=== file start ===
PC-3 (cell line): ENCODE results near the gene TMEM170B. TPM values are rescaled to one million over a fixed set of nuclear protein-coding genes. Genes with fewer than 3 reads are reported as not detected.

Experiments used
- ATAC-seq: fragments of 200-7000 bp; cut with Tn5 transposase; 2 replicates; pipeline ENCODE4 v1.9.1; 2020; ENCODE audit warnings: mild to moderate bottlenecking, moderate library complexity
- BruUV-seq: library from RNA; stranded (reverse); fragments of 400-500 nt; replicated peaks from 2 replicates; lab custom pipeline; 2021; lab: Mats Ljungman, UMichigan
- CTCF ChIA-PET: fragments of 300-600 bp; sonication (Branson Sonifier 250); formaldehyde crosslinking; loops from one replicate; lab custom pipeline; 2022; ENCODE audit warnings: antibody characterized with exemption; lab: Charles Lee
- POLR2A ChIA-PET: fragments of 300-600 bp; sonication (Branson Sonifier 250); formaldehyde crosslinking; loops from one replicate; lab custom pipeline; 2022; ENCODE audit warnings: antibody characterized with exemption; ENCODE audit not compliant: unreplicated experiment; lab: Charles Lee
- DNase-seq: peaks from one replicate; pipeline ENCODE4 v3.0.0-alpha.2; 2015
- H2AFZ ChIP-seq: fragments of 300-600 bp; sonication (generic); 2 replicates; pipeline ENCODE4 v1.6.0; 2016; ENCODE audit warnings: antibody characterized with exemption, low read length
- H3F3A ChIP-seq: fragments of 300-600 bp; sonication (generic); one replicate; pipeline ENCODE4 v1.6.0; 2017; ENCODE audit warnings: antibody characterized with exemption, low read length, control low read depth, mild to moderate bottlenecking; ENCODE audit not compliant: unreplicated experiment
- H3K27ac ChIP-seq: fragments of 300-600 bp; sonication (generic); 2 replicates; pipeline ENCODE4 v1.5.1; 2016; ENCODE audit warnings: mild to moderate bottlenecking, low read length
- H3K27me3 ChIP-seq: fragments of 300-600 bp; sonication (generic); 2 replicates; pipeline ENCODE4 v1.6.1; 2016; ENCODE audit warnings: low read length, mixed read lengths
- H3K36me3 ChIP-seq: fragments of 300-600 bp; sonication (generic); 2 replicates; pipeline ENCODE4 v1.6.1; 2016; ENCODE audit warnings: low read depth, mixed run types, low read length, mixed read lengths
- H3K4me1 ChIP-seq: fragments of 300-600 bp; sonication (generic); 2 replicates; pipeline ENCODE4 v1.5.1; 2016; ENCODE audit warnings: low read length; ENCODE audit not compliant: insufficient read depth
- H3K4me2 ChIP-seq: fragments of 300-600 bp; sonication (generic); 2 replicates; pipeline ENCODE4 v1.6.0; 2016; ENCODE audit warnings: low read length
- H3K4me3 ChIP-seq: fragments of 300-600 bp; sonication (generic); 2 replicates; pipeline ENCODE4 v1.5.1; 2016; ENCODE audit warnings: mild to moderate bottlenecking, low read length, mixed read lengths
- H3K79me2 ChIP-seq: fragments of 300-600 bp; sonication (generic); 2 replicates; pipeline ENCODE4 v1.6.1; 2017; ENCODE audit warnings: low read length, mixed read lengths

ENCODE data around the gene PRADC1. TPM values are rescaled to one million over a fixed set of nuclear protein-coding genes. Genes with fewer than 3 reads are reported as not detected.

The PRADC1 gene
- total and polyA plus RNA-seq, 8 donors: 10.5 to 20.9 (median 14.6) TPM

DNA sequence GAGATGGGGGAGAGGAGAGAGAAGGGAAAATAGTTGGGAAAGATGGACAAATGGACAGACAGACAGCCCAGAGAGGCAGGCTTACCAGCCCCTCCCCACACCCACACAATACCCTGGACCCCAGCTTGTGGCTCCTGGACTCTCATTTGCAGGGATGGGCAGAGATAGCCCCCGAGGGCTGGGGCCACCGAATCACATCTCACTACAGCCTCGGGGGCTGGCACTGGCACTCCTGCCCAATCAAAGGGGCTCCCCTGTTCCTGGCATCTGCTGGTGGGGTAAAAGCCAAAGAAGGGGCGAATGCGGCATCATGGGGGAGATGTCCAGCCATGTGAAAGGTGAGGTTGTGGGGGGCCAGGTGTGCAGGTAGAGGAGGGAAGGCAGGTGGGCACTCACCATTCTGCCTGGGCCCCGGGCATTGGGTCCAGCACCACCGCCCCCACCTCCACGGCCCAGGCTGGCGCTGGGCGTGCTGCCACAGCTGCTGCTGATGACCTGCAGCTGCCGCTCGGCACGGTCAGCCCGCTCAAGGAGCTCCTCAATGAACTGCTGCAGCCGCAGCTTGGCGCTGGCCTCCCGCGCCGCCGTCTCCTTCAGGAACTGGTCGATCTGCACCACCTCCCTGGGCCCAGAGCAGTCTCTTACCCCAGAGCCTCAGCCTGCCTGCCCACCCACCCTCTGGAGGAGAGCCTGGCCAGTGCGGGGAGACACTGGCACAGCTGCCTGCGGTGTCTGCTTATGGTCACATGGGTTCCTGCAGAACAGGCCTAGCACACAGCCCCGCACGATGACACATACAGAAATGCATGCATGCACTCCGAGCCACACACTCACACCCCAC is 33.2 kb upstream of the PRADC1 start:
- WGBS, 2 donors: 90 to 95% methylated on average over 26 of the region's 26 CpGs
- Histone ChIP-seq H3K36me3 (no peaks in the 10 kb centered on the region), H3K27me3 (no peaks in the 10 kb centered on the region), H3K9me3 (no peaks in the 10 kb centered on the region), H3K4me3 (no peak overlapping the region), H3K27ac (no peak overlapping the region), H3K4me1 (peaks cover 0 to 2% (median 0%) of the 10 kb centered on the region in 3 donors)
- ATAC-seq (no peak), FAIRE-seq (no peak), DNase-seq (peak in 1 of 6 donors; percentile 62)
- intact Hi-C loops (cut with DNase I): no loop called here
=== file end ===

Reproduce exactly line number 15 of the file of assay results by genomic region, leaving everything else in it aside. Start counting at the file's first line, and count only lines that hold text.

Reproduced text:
- H3K4me3 ChIP-seq: fragments of 300-600 bp; sonication (generic); 2 replicates; pipeline ENCODE4 v1.5.1; 2016; ENCODE audit warnings: mild to moderate bottlenecking, low read length, mixed read lengths